Here, then, are some indicators, “red flags” if you will, that things are likely to get much worse before they get better.

Stores aren’t seeing stock coming in. We’ve all heard the statistic that grocery stores only have about 3 days worth of stock at any given time. While that figure varies depending on the item, such as they may have enough toiletries to last a typical month but enough fresh meat to only last a couple days, the average for the store on the whole is likely stock levels to last a week or less. If something causes disruption to the replenishment process, that not only makes it difficult to purchase food and other supplies, the secondary result is people begin to panic. In our modern society, most people are accustomed to immediate gratification. They want something so they go to the store and buy it. Now, how often have you run to the store to pick up something and upon arriving you learn they don’t have it in stock? It makes you feel frustrated, maybe even angry. How dare they not have the new season of Justified on DVD! Now, imagine that instead of a set of DVDs, it is canned vegetables, milk, or bread and your family is already getting pretty hungry. One of the first things we’ll see in the wake of a major event is store shelves not being stocked. The disruption may only be for a few days but you don’t want to be around when people find out they can’t get food from their normal sources.

You hear eyewitness accounts of looting in your area. I want to stress the “eyewitness” part of that. In chaotic situations, rumors are guaranteed to be flying left and right. Case in point – think back to all the rumors you heard about what went on inside the Superdome after Hurricane Katrina. No doubt about it, there were bad things going on but, as far as I know, the rumors about infants being killed were never proven to be anything but stories. So, if you hear that a neighbor was told by a friend of their cousin who heard from a guy down their block that their uncle saw some looters, you might take it with a grain of salt. However, if said neighbor instead tells you he saw a band of ne’er do wells going house to house as he was coming back from scouting the area, that’s a sure sign things are likely to be heading south quickly.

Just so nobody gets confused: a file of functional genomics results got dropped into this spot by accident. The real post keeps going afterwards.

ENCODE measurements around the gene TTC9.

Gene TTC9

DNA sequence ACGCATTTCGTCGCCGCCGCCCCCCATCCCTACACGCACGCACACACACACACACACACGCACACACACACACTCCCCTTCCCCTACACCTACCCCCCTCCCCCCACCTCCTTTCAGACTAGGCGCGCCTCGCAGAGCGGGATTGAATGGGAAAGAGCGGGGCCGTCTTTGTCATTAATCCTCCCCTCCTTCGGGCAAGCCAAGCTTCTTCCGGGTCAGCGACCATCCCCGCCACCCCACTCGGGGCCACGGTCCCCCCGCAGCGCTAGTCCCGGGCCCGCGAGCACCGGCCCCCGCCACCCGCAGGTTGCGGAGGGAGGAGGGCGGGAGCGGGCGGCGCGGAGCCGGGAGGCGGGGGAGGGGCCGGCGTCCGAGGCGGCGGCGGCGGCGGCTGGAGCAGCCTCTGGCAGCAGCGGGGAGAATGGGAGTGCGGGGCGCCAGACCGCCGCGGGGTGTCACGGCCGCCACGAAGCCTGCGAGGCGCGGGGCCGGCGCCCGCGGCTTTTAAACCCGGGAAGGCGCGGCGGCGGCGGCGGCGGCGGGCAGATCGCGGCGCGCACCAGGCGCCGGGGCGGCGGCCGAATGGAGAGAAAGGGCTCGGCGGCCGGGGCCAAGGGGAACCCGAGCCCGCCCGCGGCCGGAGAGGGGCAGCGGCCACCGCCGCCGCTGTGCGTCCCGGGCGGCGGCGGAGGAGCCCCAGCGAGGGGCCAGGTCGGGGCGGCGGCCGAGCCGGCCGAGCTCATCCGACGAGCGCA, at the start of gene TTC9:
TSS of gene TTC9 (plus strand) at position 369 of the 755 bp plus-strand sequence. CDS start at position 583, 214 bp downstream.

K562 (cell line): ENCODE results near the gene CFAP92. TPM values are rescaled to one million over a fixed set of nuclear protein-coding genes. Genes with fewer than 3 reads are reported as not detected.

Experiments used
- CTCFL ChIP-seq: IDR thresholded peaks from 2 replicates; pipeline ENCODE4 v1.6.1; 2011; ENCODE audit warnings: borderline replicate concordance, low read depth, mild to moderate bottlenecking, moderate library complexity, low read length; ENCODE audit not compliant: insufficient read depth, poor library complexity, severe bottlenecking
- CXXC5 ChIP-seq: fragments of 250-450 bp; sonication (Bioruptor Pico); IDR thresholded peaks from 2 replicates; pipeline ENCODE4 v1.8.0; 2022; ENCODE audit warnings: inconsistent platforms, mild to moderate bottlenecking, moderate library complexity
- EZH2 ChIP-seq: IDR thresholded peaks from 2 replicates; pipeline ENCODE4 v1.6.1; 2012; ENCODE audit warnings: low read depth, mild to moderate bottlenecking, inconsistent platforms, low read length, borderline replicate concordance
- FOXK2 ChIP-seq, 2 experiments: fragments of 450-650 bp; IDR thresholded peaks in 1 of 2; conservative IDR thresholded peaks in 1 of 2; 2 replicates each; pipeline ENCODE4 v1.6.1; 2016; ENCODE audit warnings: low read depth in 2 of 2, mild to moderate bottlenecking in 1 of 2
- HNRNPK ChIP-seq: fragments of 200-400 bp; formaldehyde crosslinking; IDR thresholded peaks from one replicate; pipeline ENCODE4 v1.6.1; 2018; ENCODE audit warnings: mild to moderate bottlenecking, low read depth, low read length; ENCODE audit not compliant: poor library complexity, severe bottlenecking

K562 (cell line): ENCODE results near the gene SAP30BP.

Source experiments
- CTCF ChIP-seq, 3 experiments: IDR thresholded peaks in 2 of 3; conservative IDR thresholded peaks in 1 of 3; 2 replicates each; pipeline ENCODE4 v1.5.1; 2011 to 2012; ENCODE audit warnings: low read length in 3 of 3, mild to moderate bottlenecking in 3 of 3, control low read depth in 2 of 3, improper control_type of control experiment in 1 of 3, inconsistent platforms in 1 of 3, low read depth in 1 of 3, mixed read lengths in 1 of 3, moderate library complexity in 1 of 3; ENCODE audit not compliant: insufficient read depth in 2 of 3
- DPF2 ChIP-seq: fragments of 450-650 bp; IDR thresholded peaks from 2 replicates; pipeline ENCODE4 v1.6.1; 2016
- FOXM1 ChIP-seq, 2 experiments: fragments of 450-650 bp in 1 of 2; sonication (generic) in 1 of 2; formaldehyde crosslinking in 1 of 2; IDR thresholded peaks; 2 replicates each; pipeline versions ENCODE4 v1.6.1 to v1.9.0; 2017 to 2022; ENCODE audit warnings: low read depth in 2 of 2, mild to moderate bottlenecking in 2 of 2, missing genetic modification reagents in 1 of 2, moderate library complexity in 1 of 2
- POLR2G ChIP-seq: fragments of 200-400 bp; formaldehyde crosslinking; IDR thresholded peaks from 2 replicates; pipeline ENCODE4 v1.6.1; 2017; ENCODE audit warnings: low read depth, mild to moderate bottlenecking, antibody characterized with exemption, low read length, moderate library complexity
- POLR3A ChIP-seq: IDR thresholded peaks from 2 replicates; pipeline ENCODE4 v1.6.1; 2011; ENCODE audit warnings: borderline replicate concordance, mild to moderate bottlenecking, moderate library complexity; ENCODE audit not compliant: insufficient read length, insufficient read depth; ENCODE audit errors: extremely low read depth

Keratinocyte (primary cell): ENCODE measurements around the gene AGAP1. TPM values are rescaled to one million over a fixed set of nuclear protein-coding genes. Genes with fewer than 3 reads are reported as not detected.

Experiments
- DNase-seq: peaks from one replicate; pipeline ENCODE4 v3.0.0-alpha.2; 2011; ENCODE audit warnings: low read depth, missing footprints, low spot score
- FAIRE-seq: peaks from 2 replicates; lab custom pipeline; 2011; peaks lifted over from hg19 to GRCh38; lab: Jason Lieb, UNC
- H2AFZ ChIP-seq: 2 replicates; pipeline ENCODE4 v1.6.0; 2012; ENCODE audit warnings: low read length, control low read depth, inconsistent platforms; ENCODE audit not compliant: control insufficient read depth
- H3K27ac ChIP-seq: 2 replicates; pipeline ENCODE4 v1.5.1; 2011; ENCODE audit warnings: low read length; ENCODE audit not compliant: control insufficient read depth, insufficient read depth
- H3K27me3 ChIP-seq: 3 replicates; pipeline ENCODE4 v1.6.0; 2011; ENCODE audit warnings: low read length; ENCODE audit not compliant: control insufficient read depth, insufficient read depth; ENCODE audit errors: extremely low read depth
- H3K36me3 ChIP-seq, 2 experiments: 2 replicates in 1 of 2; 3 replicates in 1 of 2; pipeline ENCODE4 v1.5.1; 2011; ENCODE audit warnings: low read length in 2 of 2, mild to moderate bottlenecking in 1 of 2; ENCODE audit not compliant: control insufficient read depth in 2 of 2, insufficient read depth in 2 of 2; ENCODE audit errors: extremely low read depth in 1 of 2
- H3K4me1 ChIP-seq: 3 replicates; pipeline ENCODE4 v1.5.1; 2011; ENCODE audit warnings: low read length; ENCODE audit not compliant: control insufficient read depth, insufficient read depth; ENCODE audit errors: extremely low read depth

Emergency services are overwhelmed. As we’ve seen in the aftermath of major disasters like Hurricane Katrina and various tornadoes in Oklahoma, law enforcement agencies as well as other emergency services can easily become overwhelmed. Please do not take this as a gripe against them. Thousands and thousands of good men and women work in those fields and do the very best they can to respond to emergencies large and small. However, they are only human and they have limits. They can’t be in two places at once and there’s only so many of them to go around. At some point, triage will have to take place and decisions made as to which emergencies are more important than others. This happens every day, actually. Police dispatchers routinely need to determine which 911 calls get priority when things get really busy. A traffic accident with possible fatalities on a major highway takes precedence over a complaint about an out-of-season campfire in a backyard (yes, people call 911 for such inane complaints). However, after a major event, staffing levels may drop due to officers having been injured in the disaster, being ill, or just plain wanting to remain at home with their families and this will result in many calls for assistance going unchecked for longer periods of time, if responded to at all. Even if attendance at roll call is 100%, the sheer volume of requests for help may become too much for any department to fully bear. In the event that takes place, you really don’t want to be one of the people standing around, waiting for a squad car to arrive and hopefully resolve a problem for you.